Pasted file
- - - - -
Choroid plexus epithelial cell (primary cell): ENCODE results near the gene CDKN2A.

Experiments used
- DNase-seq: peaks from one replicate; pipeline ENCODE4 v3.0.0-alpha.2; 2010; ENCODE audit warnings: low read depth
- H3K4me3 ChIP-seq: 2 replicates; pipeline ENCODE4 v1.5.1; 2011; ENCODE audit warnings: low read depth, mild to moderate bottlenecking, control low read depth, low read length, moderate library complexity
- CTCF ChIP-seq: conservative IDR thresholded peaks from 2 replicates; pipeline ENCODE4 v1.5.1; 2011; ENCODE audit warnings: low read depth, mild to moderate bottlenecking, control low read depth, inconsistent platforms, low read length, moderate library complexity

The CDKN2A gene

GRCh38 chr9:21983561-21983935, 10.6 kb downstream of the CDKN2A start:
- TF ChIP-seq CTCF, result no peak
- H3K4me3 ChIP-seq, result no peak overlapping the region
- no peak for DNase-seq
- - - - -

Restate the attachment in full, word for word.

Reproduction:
Choroid plexus epithelial cell (primary cell): ENCODE results near the gene CDKN2A.

Experiments used
- DNase-seq: peaks from one replicate; pipeline ENCODE4 v3.0.0-alpha.2; 2010; ENCODE audit warnings: low read depth
- H3K4me3 ChIP-seq: 2 replicates; pipeline ENCODE4 v1.5.1; 2011; ENCODE audit warnings: low read depth, mild to moderate bottlenecking, control low read depth, low read length, moderate library complexity
- CTCF ChIP-seq: conservative IDR thresholded peaks from 2 replicates; pipeline ENCODE4 v1.5.1; 2011; ENCODE audit warnings: low read depth, mild to moderate bottlenecking, control low read depth, inconsistent platforms, low read length, moderate library complexity

The CDKN2A gene

GRCh38 chr9:21983561-21983935, 10.6 kb downstream of the CDKN2A start:
- TF ChIP-seq CTCF, result no peak
- H3K4me3 ChIP-seq, result no peak overlapping the region
- no peak for DNase-seq